Sunday, May 16, 2010

How I move the Cow's fence

It has been a week now since I have increased the herd impact. I like what I am observing and how the animals are eating more of the grass in the smaller paddock. The cows were able to stay in an area for a week which I normally would have let them graze for a few days. This dose not mean that there has been a increase in the forage. What I think is going on is that since the cows are not roaming all over a large area they cannot be choosy of what they have before them to graze and they are forced to eat the undesirable plants. I have been giving the cows about a 90 x 20 foot strip to graze at a time. I am presently grazing the cow on the land next to our land it has some good soil and some poorer soil. The owner lets us graze our animals for free as long as we do not use permanent fencing this has worked out well for us and to have this extra land(about 18 acres) and we don't have to pay land tax! I am using pollywire and fiberglass posts to fence in the cows. I really like this wire it is very easy to set up an area to graze and can be quickly taken back down by reeling it up on a hand cranked spool that hangs on my neck. To set up an area I guess about how big to make the main fence and set this up. Then I take a second spool of pollywire and make a cross fence this makes the fourth side of the 90 x 2o foot strip paddock. So once this is all set up and the cows are in it only takes a few minutes to move the cows by moving the cross wires.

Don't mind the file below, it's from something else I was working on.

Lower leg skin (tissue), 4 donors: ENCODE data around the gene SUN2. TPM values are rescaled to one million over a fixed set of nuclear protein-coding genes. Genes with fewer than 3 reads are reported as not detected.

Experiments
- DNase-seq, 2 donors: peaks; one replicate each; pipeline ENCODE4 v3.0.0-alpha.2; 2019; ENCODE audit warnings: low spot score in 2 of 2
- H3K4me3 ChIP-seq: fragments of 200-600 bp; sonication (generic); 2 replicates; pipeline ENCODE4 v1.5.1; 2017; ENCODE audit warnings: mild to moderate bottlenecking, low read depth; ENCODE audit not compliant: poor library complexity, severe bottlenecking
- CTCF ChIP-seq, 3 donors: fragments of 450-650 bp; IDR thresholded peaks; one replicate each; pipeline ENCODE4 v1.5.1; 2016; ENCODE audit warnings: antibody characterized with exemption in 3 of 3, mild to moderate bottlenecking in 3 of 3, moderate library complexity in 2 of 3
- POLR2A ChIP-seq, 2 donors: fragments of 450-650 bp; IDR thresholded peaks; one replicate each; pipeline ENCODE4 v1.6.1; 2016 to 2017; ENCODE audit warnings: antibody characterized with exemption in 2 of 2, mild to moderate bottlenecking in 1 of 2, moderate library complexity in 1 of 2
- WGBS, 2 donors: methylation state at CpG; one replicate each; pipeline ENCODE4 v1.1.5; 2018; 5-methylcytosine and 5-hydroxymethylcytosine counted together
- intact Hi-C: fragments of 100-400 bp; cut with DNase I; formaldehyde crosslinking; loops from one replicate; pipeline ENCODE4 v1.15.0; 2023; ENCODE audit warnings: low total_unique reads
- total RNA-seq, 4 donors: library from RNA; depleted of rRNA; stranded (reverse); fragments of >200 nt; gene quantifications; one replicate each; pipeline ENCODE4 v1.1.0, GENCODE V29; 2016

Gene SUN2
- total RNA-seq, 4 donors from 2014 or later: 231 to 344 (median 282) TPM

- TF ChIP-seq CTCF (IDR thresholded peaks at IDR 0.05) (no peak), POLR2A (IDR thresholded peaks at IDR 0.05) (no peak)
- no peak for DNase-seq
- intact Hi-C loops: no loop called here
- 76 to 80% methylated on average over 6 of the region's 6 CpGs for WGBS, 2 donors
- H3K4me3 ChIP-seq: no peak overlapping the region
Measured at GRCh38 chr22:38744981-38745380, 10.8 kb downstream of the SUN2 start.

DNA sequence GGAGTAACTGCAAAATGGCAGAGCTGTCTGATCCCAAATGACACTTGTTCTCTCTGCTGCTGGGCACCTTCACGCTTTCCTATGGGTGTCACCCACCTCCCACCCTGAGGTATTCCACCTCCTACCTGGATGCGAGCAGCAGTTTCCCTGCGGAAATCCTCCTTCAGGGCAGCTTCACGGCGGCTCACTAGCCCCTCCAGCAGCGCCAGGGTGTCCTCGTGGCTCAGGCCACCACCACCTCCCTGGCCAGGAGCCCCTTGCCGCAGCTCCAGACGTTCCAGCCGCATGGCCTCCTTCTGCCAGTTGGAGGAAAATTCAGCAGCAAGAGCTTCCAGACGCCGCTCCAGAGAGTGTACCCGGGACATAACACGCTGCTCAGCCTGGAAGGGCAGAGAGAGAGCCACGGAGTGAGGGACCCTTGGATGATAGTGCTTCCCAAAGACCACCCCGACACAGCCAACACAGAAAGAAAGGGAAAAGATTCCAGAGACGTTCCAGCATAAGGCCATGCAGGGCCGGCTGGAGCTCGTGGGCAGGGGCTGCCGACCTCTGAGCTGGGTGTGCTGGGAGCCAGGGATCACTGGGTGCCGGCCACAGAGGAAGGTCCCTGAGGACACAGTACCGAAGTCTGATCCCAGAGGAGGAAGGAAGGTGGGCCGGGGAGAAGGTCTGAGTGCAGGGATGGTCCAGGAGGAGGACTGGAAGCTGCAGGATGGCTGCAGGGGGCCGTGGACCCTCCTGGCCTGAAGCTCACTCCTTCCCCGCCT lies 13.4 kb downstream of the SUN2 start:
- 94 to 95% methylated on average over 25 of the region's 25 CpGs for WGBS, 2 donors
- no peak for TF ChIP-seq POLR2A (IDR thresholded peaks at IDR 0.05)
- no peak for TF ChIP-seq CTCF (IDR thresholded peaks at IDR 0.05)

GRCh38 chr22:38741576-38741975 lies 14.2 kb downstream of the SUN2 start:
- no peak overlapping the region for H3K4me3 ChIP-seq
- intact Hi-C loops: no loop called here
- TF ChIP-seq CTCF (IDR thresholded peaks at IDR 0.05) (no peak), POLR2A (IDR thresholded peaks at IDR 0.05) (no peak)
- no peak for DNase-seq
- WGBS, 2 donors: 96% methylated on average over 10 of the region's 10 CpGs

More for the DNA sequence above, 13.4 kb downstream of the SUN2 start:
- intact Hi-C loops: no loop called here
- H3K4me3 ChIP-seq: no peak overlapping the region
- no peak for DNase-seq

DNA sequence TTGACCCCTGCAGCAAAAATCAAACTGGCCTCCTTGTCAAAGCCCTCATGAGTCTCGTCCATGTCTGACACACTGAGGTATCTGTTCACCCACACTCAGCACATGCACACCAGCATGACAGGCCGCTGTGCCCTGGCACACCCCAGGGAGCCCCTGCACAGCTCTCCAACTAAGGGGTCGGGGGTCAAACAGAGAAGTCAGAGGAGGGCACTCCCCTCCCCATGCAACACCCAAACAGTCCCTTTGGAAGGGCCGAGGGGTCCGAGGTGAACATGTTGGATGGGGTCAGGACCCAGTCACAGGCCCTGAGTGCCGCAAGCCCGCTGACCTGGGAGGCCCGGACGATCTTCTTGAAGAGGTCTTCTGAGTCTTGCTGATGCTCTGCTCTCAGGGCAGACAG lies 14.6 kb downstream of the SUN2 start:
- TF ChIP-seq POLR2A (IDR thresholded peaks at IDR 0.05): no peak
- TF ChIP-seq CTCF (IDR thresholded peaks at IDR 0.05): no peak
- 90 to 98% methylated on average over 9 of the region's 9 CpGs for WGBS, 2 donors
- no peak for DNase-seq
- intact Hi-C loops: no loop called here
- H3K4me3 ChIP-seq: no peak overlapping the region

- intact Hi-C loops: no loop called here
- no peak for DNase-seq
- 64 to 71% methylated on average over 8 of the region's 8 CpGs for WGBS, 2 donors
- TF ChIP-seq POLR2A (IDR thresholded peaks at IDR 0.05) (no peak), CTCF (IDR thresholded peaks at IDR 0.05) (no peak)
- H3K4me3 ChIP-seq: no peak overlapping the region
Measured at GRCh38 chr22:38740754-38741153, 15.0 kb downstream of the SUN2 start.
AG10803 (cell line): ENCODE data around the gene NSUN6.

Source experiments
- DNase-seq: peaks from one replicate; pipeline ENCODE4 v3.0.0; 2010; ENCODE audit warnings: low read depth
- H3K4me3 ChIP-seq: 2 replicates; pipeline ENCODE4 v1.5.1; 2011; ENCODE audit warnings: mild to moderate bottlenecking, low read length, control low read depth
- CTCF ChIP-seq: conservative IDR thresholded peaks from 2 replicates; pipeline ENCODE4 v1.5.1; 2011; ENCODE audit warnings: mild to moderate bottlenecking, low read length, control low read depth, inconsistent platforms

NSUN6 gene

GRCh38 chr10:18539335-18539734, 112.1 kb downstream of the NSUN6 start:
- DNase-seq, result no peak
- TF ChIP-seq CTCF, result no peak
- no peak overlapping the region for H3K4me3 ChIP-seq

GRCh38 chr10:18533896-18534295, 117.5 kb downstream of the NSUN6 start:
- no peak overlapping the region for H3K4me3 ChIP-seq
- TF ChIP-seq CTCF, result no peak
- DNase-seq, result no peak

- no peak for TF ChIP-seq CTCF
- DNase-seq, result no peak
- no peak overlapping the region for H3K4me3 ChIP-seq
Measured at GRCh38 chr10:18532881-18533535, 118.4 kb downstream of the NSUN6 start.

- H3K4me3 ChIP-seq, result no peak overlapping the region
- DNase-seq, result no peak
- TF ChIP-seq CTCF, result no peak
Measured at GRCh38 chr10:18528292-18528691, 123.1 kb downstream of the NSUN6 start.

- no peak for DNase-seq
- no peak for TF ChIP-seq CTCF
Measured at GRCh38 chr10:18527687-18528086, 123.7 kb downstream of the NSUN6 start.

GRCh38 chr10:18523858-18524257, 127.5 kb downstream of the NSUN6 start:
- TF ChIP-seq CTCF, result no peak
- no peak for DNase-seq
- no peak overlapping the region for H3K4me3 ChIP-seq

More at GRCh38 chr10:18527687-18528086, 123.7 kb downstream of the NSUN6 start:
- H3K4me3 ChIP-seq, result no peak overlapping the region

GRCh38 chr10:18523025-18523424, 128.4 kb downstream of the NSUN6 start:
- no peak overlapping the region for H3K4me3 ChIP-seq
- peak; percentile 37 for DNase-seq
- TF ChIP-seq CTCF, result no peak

After the cows grazed this area I noticed that there is a lot of dead grass from last year. This is okay as it will add a lot of humus to the soil as it brakes down.
This is where the cows grazed last week the new growth can already be seen.

One thing I have been taking notice of is non grass plants in the pasture. This is a plantain plant we use it as a antihistamine when we get a wasp sting and I am sure that it also a good plant to have in the pasture since the animals eat it. Many plants that are called weeds are actually very good to have in the pasture since they are high in minerals and vitamins which unlike the trace minerals and vitamin shots is in a ready plant form that is not rejected by the body.
This is Rocket a type of wild mustard
This is Chicory it has a deep tap root that brings up minerals from the subsoil.
This plant looks like a grass but is actually a type of Sedge it grows in wooded areas. Also there are wetland Sedges that grow in swamps.

This is a Michigan native bunch grass it seems to be dead but new bunches are coming up next to it.
A close up photo of the new bunches
This is a good example why I like polywire. The fence line happened to intersect the backdrop of our shooting range it is very easy to make it follow irregulars in the landscape.

1 comment:

Addie said...

The fields look very healthy, David! I'm sure the cows are happy with them too!